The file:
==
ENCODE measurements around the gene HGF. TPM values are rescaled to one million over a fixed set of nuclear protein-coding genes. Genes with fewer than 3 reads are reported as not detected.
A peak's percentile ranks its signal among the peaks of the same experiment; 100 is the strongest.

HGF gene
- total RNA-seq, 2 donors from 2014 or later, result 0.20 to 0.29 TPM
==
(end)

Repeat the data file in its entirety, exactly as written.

ENCODE measurements around the gene HGF. TPM values are rescaled to one million over a fixed set of nuclear protein-coding genes. Genes with fewer than 3 reads are reported as not detected.
A peak's percentile ranks its signal among the peaks of the same experiment; 100 is the strongest.

HGF gene
- total RNA-seq, 2 donors from 2014 or later, result 0.20 to 0.29 TPM